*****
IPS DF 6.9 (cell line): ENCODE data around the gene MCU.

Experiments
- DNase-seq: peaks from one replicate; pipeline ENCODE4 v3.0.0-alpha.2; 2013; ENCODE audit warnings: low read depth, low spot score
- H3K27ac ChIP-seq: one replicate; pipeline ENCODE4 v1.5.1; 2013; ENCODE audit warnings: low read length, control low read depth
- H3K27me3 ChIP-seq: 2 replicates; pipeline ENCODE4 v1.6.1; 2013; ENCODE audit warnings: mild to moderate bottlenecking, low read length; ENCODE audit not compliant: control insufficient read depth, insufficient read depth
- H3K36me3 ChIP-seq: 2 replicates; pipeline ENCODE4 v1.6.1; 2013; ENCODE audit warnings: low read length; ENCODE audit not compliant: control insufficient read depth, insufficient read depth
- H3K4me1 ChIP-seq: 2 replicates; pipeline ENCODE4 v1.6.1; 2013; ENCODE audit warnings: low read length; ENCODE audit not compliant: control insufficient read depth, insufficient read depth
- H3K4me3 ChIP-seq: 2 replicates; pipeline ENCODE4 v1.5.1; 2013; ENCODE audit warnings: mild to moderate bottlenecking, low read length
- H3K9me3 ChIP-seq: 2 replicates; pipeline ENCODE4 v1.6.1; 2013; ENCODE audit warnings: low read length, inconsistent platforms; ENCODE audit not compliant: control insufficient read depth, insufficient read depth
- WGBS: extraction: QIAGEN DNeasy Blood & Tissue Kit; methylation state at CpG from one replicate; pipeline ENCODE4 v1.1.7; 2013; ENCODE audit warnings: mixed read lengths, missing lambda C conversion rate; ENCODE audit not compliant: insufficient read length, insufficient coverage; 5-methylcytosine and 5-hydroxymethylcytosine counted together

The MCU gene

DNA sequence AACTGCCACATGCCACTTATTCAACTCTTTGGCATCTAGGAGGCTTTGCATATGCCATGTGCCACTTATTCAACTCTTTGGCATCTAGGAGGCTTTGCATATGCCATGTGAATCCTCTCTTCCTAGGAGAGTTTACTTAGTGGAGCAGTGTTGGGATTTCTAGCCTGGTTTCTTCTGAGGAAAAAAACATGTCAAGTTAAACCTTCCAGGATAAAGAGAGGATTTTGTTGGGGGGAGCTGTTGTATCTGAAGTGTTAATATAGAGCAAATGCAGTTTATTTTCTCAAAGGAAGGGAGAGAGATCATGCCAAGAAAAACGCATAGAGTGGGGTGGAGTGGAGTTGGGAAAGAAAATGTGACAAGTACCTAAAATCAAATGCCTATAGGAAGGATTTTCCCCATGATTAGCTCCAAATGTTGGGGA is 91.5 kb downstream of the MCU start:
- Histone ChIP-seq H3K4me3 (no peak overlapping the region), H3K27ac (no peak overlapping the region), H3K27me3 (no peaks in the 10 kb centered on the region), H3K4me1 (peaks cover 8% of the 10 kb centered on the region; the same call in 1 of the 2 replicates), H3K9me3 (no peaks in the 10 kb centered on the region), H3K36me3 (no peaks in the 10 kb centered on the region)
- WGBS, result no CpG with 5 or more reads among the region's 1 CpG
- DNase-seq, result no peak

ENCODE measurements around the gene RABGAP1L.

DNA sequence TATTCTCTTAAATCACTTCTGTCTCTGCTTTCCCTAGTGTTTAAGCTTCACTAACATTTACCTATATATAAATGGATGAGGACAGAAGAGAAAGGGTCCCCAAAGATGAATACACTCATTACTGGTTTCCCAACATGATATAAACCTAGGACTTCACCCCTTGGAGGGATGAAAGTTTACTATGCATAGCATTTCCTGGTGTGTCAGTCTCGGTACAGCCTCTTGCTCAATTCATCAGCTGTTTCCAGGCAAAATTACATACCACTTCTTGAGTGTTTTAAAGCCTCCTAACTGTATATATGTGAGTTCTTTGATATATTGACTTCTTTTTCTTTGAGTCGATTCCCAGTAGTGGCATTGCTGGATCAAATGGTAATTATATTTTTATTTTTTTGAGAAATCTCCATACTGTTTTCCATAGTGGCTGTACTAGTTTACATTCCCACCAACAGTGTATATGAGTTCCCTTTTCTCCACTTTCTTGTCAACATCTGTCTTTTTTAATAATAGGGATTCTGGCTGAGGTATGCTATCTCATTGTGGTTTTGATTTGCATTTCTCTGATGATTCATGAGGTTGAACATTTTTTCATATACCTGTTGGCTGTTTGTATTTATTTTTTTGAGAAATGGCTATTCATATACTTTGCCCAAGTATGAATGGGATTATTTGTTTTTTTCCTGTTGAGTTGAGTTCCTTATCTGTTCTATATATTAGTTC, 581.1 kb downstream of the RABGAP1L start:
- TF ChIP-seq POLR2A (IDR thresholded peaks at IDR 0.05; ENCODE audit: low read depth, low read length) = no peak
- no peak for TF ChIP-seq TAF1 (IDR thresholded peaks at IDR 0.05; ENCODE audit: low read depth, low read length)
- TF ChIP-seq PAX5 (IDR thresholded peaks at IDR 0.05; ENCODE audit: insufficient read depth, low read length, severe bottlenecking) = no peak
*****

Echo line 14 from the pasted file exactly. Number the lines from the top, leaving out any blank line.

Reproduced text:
- WGBS, result no CpG with 5 or more reads among the region's 1 CpG